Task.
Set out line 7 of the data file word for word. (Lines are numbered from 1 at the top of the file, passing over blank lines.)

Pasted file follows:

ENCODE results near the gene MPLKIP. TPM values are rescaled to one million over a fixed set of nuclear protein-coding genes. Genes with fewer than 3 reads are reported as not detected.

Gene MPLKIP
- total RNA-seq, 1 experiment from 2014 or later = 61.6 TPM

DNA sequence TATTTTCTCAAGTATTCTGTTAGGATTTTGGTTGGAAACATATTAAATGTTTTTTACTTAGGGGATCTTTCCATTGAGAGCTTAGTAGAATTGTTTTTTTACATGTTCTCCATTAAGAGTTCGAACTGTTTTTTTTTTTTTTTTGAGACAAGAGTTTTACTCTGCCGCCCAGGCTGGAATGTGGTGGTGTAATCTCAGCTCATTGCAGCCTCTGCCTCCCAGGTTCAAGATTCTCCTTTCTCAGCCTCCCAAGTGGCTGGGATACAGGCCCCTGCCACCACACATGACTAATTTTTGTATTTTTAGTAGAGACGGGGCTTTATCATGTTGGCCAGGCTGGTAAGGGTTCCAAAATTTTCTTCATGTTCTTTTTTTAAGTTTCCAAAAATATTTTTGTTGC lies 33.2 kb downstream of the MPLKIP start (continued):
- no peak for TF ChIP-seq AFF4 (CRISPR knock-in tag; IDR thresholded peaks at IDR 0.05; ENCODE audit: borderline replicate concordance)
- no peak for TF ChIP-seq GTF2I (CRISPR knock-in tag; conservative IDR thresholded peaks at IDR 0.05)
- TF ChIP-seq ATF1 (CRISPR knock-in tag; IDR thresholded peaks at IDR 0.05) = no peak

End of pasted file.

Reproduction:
- TF ChIP-seq ATF1 (CRISPR knock-in tag; IDR thresholded peaks at IDR 0.05) = no peak